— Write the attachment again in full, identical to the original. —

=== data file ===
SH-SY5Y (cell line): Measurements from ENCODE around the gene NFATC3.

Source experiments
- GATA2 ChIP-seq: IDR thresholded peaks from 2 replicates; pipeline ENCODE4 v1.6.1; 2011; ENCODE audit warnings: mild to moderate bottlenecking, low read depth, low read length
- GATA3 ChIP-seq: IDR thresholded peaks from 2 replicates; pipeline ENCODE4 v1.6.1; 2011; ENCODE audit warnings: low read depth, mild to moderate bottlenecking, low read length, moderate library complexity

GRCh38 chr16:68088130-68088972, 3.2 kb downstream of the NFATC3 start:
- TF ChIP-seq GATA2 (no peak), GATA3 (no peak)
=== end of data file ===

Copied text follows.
SH-SY5Y (cell line): Measurements from ENCODE around the gene NFATC3.

Source experiments
- GATA2 ChIP-seq: IDR thresholded peaks from 2 replicates; pipeline ENCODE4 v1.6.1; 2011; ENCODE audit warnings: mild to moderate bottlenecking, low read depth, low read length
- GATA3 ChIP-seq: IDR thresholded peaks from 2 replicates; pipeline ENCODE4 v1.6.1; 2011; ENCODE audit warnings: low read depth, mild to moderate bottlenecking, low read length, moderate library complexity

GRCh38 chr16:68088130-68088972, 3.2 kb downstream of the NFATC3 start:
- TF ChIP-seq GATA2 (no peak), GATA3 (no peak)